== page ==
There’s danger in every aspect of firing, from WARN Act layoffs and exit interviews to constructive discharge and more.
Learn how to fire an employee and sidestep wrongful termination lawsuits, with battle-tested firing procedures, and employment termination letters. At last, you can fire at will!
Sometimes, it looks like an employee has been performing just fine—until someone discovers that her work was really subpar all along. Before you discipline or fire the worker, document what you discovered (and when) so you can explain away prior good performance reviews.
When it comes to reductions in force, employers must make sure that they develop a fair, reasonable and explainable selection process. Be prepared to show that the selection was based on sound business decisions and that the layoff wasn’t an excuse to terminate employees who might otherwise have a legal discrimination claim.
We live in an era when employees have more power than ever—which has made it more legally tricky to come down on them when you need to send a message.
What should you do if you learn one of your employees brandished a gun and threatened suicide, but a doctor released him back to work? Shouldn’t you be concerned about safety? Let's examine a recent case.
Employees who lose their jobs because of willful misconduct aren’t eligible for unemployment benefits. But whether misconduct occurred can be called into question by any agreement the employer and employee may have signed calling for a suspension instead of termination.
While you may not want to share the information with your employees as you prepare for a reduction in force, be sure to document the reasons. That’s especially true if the underlying reasons are monetary—that you simply can’t afford to employ as many people as you have in the past.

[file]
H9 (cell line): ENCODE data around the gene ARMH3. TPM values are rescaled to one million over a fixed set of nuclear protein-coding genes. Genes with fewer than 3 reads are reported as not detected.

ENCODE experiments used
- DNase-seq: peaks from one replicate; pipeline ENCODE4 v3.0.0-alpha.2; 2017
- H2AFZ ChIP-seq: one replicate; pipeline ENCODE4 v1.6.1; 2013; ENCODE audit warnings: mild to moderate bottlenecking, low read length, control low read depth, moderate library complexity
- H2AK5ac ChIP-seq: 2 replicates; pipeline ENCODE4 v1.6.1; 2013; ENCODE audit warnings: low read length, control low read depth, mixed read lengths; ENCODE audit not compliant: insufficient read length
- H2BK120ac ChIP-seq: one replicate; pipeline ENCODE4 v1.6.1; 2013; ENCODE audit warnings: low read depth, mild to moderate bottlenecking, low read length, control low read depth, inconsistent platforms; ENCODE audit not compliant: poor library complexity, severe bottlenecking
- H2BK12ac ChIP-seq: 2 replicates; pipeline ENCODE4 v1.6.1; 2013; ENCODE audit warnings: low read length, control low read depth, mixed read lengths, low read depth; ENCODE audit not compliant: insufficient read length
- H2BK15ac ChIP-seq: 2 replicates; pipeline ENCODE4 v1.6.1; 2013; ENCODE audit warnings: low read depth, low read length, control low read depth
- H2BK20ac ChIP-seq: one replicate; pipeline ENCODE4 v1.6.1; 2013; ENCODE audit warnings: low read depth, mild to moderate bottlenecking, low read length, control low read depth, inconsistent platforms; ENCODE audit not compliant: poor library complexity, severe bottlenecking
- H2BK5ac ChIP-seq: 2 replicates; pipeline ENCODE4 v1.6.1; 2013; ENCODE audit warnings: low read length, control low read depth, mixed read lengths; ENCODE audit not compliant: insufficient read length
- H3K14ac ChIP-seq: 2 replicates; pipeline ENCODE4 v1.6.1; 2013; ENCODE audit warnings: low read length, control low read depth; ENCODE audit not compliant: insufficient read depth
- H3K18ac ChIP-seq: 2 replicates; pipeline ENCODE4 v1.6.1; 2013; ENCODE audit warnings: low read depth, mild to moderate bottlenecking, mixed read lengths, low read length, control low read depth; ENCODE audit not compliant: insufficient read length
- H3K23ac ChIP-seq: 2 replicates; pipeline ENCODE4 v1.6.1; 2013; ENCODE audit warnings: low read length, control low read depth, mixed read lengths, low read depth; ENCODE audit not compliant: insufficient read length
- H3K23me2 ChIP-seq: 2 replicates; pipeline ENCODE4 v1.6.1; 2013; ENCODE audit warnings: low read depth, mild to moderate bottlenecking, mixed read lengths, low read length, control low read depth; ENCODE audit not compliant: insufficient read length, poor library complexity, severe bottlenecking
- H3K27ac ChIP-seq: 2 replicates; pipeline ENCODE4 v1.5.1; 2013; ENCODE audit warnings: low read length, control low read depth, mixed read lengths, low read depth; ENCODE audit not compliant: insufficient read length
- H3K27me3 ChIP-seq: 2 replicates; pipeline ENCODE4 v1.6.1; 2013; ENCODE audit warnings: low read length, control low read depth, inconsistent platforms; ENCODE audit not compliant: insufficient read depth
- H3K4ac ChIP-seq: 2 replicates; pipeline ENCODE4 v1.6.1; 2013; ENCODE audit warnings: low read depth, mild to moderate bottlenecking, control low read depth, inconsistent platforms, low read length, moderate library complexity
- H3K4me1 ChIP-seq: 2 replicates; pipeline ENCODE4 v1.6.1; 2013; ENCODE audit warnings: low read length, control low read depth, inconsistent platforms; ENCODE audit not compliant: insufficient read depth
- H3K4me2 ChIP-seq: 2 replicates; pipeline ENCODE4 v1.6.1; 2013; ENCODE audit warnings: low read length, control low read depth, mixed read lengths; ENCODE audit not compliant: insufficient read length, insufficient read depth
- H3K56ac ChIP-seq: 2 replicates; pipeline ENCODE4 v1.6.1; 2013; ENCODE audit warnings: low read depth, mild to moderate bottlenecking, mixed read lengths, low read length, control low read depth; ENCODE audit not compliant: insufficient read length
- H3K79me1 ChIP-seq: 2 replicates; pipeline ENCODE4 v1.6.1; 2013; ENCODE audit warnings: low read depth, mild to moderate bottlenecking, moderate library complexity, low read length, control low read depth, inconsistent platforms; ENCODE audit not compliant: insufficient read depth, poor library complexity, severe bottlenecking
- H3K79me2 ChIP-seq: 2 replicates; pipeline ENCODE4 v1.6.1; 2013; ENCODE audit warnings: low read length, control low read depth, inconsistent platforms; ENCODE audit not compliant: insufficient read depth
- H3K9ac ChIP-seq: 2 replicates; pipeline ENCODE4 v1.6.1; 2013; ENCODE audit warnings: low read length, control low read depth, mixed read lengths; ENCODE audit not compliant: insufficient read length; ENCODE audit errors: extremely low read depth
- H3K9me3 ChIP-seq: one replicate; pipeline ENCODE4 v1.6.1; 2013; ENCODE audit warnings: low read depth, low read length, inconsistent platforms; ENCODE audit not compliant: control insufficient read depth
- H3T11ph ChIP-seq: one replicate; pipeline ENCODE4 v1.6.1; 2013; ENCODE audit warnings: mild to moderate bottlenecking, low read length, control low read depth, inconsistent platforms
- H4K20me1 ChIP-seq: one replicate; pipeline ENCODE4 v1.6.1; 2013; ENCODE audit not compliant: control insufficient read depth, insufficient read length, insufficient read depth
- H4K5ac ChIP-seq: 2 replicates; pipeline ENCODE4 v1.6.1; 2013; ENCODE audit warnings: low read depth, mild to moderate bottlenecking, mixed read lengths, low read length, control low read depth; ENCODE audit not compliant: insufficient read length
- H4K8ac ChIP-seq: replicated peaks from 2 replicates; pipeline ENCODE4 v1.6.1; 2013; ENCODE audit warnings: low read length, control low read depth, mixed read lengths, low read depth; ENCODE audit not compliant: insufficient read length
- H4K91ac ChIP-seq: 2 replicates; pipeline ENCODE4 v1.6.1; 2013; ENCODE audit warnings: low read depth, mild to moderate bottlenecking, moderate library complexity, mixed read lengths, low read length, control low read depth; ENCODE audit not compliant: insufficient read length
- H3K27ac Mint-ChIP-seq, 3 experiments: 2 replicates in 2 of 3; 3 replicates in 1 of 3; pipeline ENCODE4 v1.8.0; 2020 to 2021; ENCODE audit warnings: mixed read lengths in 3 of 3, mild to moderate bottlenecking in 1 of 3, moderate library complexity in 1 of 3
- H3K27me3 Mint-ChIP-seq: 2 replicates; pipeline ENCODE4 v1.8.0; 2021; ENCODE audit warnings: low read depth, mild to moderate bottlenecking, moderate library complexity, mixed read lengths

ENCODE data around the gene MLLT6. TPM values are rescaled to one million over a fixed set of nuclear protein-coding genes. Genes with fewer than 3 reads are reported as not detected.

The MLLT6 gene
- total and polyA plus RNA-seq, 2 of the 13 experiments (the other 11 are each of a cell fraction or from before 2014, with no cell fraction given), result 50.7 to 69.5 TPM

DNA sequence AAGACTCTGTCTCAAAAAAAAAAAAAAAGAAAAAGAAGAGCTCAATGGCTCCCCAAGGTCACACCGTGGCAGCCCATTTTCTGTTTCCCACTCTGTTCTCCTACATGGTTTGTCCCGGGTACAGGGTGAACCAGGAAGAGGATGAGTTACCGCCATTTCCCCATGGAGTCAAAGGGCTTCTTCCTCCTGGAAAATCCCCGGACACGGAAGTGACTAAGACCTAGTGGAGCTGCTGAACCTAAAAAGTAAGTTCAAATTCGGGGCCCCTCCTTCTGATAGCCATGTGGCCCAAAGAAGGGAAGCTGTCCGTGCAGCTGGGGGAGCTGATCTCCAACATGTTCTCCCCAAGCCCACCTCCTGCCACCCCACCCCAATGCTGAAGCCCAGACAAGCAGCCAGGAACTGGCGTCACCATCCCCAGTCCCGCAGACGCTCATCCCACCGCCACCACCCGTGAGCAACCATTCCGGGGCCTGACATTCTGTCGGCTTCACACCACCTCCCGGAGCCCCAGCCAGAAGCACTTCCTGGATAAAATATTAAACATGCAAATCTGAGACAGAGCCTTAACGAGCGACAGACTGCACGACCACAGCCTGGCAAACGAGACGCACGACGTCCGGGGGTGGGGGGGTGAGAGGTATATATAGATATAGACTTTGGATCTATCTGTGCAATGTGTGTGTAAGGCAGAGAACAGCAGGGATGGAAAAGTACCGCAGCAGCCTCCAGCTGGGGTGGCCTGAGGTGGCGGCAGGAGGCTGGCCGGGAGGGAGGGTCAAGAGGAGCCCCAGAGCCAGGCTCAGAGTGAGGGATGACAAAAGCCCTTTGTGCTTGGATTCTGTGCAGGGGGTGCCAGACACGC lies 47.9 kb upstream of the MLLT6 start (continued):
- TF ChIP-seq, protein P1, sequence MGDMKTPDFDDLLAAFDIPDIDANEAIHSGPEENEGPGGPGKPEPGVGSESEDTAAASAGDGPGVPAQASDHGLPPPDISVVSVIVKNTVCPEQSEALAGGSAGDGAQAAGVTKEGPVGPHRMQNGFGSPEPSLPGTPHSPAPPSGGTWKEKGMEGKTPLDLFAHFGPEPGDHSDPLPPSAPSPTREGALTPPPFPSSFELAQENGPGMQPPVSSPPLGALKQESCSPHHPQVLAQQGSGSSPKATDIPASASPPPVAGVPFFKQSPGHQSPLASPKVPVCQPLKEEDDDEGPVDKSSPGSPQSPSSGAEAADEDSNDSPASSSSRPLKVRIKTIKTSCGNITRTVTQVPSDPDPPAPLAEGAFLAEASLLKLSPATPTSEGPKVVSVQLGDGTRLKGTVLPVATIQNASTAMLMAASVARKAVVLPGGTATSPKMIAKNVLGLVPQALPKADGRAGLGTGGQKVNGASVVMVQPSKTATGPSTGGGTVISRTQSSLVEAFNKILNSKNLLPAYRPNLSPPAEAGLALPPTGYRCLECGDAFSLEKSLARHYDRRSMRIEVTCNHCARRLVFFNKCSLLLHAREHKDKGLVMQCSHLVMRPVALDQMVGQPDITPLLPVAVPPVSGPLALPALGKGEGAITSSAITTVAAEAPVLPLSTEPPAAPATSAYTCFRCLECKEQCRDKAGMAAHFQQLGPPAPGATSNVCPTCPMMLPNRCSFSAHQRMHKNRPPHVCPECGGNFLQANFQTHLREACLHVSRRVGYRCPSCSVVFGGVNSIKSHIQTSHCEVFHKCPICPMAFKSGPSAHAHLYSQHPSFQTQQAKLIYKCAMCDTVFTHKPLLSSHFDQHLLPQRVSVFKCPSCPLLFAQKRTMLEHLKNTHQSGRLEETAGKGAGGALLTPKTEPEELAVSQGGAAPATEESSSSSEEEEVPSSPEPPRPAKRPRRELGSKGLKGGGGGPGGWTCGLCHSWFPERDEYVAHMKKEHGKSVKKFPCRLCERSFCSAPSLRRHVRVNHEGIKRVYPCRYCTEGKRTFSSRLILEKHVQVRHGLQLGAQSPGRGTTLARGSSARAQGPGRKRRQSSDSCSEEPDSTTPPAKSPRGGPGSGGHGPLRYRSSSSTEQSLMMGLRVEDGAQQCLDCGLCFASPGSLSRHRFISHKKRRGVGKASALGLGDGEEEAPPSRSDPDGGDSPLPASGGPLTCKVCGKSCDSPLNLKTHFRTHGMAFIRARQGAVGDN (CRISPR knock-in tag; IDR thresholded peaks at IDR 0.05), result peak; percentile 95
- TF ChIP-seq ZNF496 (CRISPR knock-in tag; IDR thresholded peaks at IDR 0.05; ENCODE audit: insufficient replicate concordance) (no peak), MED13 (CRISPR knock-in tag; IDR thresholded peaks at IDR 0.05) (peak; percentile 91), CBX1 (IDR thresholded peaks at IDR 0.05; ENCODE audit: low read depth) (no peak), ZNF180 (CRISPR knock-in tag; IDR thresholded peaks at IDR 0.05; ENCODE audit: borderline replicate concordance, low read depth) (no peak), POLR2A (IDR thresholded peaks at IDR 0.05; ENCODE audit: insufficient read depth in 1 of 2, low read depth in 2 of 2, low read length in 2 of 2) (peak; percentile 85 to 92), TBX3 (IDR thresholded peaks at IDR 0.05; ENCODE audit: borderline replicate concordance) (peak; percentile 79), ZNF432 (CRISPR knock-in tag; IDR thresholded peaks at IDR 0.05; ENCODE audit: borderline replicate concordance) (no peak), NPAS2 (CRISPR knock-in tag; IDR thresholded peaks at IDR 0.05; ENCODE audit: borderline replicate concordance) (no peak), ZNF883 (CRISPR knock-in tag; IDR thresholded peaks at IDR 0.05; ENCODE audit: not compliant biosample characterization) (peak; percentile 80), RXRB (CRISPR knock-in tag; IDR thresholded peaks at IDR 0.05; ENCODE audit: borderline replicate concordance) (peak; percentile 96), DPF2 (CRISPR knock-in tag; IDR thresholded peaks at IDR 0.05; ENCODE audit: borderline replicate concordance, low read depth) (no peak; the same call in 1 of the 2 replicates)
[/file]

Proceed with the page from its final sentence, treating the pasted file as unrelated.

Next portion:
In cases where you may be concerned about a lawsuit over firing an employee, consider instead a last-change agreement. Think of it as hitting the reset button. Both the employer and the employee have one last chance to save the relationship.
Target, the country’s third largest retailer, has announced it will cut 1,400 jobs from its Twin Cities’ headquarters. Falling sales, losses from an unsuccessful expansion into Canada and last year’s massive data breach have been cited as reasons for the downsizing.
To prevent violence at work, many employers prohibit even indirect threats. That’s perfectly legal.
Courts don’t like conflicting reasons for termination, or confusion over who made the decision. They want to know exactly who decided the employee should be terminated and why. Create a clear who-and-why record before you fire.